New Development: The Consumer Financial Protection Bureau adopted a rule specifying how it puts out rules and when they are considered issued.
Potential Impact: CFPB says procedural rule will eliminate uncertainty.
By Jeff Bater
The Consumer Financial Protection Bureau Dec. 28 finalized a procedural rule that spells out how and when the agency issues rules, a move intended to clarify the bureau's practices and eliminate uncertainty.
The new rule became effective Dec. 28, the day it was published in the Federal Register.
The agency said it generally intends to issue rules by posting them on its website but, as a precaution, a rule will be considered issued if published first in the Federal Register.
The Dodd-Frank Wall Street Reform and Consumer Protection Act created the CFPB and authorized the agency to issue rules. Typically, a rule is considered issued when it has been placed on the Office of the Federal Register's website or published in the Federal Register. But the CFPB, in its new rule, said a government agency might treat other events as constituting the issuance of a rule.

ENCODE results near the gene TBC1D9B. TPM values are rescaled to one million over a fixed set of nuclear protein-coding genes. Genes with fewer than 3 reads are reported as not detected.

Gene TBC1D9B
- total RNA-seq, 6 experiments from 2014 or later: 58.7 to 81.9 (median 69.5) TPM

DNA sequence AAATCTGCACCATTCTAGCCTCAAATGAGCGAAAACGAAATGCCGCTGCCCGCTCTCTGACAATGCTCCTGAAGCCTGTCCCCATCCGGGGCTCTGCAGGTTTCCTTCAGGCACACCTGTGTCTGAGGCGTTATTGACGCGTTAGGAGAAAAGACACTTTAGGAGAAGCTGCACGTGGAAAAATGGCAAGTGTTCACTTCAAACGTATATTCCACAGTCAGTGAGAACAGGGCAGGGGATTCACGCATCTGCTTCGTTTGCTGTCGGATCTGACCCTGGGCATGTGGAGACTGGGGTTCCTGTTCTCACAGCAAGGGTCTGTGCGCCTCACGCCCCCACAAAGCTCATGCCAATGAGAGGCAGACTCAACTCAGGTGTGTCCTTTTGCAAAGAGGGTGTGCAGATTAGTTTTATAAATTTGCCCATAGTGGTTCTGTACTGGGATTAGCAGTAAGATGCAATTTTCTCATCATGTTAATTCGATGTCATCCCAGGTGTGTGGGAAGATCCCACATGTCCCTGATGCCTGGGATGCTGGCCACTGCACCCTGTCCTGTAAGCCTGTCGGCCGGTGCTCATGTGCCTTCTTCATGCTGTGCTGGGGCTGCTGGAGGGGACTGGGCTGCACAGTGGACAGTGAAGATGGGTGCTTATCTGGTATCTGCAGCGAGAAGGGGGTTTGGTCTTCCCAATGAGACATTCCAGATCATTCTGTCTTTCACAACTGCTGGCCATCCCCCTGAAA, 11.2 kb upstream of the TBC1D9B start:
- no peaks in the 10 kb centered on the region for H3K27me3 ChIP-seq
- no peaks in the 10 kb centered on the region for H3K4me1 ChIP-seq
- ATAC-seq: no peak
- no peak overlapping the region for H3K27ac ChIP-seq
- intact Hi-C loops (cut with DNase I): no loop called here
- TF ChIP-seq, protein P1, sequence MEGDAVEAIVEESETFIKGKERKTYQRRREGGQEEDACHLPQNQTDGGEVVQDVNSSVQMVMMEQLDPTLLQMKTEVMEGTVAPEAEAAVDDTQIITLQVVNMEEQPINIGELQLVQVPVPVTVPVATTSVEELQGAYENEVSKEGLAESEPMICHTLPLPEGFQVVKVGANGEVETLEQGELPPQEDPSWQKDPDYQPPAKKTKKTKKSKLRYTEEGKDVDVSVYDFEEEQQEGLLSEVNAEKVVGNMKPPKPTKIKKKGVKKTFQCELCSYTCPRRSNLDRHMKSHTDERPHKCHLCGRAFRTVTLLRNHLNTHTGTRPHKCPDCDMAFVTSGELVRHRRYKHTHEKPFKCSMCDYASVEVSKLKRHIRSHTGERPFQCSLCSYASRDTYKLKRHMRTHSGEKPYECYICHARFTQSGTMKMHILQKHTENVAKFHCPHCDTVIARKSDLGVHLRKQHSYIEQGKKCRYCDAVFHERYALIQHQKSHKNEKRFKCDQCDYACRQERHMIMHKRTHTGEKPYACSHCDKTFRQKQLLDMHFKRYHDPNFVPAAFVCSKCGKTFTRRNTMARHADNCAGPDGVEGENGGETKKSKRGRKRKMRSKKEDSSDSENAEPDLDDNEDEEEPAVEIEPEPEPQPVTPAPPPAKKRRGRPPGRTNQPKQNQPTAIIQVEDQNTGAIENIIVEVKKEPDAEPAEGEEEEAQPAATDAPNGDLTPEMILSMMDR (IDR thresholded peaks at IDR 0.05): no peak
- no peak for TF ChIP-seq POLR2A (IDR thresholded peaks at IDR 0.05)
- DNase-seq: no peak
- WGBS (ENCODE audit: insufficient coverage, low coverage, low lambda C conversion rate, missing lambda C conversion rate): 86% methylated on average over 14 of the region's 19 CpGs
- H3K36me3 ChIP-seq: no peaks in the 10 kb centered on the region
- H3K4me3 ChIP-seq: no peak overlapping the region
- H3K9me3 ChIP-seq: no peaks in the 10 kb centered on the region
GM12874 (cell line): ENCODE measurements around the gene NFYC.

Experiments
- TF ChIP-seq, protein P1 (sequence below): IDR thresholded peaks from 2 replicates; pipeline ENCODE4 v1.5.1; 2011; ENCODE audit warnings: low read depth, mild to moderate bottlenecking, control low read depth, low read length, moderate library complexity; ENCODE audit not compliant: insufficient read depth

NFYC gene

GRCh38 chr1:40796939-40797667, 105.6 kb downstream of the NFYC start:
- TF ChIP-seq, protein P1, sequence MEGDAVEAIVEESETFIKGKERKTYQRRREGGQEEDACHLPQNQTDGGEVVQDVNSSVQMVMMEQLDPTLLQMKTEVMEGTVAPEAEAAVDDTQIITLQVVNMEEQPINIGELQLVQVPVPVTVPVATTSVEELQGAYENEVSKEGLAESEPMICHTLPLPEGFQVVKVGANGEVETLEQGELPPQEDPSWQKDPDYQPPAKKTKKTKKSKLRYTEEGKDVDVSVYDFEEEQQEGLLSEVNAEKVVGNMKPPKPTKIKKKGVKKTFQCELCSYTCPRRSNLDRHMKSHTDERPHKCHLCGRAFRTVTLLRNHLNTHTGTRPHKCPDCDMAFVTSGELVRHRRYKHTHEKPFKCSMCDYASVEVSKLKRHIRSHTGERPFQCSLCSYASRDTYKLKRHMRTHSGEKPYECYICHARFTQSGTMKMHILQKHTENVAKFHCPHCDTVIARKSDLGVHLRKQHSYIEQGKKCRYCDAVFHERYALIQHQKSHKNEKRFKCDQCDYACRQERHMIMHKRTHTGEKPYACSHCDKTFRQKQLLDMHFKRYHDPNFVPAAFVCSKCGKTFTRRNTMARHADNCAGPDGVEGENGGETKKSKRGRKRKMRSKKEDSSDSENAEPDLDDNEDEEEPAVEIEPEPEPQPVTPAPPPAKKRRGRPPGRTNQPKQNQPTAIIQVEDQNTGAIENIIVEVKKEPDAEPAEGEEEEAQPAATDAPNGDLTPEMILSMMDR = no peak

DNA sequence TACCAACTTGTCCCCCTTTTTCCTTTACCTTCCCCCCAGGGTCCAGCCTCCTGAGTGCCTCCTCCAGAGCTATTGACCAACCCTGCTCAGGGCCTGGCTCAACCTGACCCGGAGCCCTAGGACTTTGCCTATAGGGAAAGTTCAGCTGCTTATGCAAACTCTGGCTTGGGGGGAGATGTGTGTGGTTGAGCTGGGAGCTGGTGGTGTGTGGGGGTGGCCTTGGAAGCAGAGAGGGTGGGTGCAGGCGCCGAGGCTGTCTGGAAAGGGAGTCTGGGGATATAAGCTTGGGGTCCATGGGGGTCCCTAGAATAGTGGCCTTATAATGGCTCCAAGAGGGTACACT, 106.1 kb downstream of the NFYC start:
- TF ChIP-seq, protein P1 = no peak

“The key prerequisite for issuing a rule appears to be providing public notice of the rule's content,” it said.
The CFPB, citing a commitment to modern technology, regularly posts final rules on its website and, typically, it submits the document to the Office of the Federal Register.
“The bureau does not believe that delaying issuance until the rule is published in the Federal Register is necessary or in the public interest,” the CFPB said.
The agency said clarifying what constitutes rule issuance is useful because, in some cases, the date of issuance of a rule has legal consequences.
The CFPB gives an example: under Dodd-Frank, certain provisions of Title XIV will go into effect on the date that is 18 months after the designated transfer date unless relevant regulations are issued by that date.
“Given the bureau's practice of posting rules on its website before the Office of the Federal Register makes the rules available for public inspection or publishes the rules in the Federal Register, uncertainty could arise regarding the date on which such rules were issued,” the agency said. “The final rule eliminates uncertainty by clarifying when the bureau's rules are deemed issued.”
The CFPB rule is available at /uploadedFiles/Content/News/Legal_and_Business/Bloomberg_Law/Legal_Reports/fedreg(1).pdf.
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